What you need to know
- Slack's down!
- Github appears to be down.
- Don't panic!
Update, February 23 (05:00 ET): Things are looking much better for Slack and AWS didn't actually suffer an outage according to its monitoring.
It isn't just you — Slack and Github are having problems and it could be related to a potential — but not confirmed — Amazon Web Services (AWS) outage.
As remote workers come to terms with not having Slack beeping away at them it seems that Github, a service used by app developers as a place to hold code and more, is also suffering. Downdetector points to both seeing a sharp increase in reported issues of late, while AWS isn't doing too great, either.
The issues reported by people aren't consistent at the time of writing, however. In terms of Github, some report that the service is completely unavailable for them while others say that only Webhooks aren't working. The main homepage was functional when last checked, however.
At the time of writing the AWS service status page did not highlight any issues. However, given the fact that a large portion of the internet and its services rely on AWS it's highly possible that an issue on Amazon's side could impact downstream apps and services — including those run by Slack and Github.
Slack has become one of the go-to tools in a world where people are working remotely more than ever and its loss could prove problematic for many businesses and workers. Slack's own service status page did note that "Slack is not working for some users" including issues with logging in, messaging, and more.
Update, February 23 (05:00 ET) — Slack is back online and it appears there was no widespread AWS outage after all.
After hours of intermittent connectivity, Slack is now fully back online. Time to get back to work, everyone!
We've resolved the issue, and all impacted customers should now be able to access Slack. You may need to reload Slack (Cmd/Ctrl + Shift + R) to see the fix on your end. Apologies for the disruption! https://t.co/rd7foR3W8NWe've resolved the issue, and all impacted customers should now be able to access Slack. You may need to reload Slack (Cmd/Ctrl + Shift + R) to see the fix on your end. Apologies for the disruption! https://t.co/rd7foR3W8N— Slack Status (@SlackStatus) February 22, 2022February 22, 2022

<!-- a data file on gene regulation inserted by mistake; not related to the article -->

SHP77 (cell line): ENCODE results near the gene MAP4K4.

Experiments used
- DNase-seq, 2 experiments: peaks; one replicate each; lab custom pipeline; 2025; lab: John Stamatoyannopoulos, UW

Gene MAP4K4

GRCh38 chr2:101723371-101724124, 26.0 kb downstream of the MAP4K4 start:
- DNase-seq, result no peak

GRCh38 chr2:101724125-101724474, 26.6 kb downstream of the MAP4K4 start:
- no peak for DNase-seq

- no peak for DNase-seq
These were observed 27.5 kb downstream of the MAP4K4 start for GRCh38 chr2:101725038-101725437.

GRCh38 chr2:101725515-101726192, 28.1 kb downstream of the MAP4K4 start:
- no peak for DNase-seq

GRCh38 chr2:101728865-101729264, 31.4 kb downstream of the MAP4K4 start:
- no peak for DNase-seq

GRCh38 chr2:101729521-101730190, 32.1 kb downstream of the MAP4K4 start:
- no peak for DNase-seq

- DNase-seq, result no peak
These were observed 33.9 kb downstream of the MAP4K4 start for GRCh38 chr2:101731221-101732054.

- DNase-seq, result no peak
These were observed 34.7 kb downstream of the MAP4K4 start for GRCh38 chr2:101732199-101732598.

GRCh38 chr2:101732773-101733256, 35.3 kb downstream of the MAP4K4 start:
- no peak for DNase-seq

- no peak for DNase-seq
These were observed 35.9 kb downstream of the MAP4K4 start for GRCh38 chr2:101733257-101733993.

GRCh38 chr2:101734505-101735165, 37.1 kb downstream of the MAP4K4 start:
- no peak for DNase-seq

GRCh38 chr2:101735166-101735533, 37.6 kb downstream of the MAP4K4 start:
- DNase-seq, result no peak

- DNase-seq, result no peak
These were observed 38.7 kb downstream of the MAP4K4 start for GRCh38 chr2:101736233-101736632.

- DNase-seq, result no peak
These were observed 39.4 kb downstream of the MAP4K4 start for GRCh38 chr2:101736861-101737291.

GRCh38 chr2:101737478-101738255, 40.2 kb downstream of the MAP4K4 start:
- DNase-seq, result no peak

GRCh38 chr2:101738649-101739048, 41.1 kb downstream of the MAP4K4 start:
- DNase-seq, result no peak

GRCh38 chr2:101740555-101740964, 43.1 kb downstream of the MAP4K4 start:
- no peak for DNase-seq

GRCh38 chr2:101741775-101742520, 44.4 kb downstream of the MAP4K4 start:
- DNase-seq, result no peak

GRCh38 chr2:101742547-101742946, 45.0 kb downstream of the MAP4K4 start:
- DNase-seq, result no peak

In terms of AWS, it appears that the cloud storage provider didn't suffer from a widespread outage despite Downdetector reports to the contrary. An AWS spokesperson told me "there was no broad service issue with AWS. Our services were operating normally. The only resource on the internet that provides accurate data on the availability of our services is the AWS Service Health Dashboard."
Downdetector is a crowd-sourced indicator of whether or not a service or website is suffering from issues at any given moment, whether that's degraded performance or a full outage. Downdetector only raises the alarm if, according to the site, "the number of problem reports is significantly higher than the typical volume for that time of day."
AWS lit up on Downdetector's reports around the time Slack and Github began to do the same, hence the suspicion that something wider was afoot. However, an AWS spokesperson also confirms that Github is not an AWS customer — its issue couldn't have been caused by AWS. Slack hasn't mentioned AWS in its own public-facing comments on its own issues.
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Oliver Haslam has written about Apple and the wider technology business for more than a decade with bylines on How-To Geek, PC Mag, iDownloadBlog, and many more. He has also been published in print for Macworld, including cover stories. At iMore, Oliver is involved in daily news coverage and, not being short of opinions, has been known to 'explain' those thoughts in more detail, too.
Having grown up using PCs and spending far too much money on graphics card and flashy RAM, Oliver switched to the Mac with a G5 iMac and hasn't looked back. Since then he's seen the growth of the smartphone world, backed by iPhone, and new product categories come and go. Current expertise includes iOS, macOS, streaming services, and pretty much anything that has a battery or plugs into a wall. Oliver also covers mobile gaming for iMore, with Apple Arcade a particular focus. He's been gaming since the Atari 2600 days and still struggles to comprehend the fact he can play console quality titles on his pocket computer.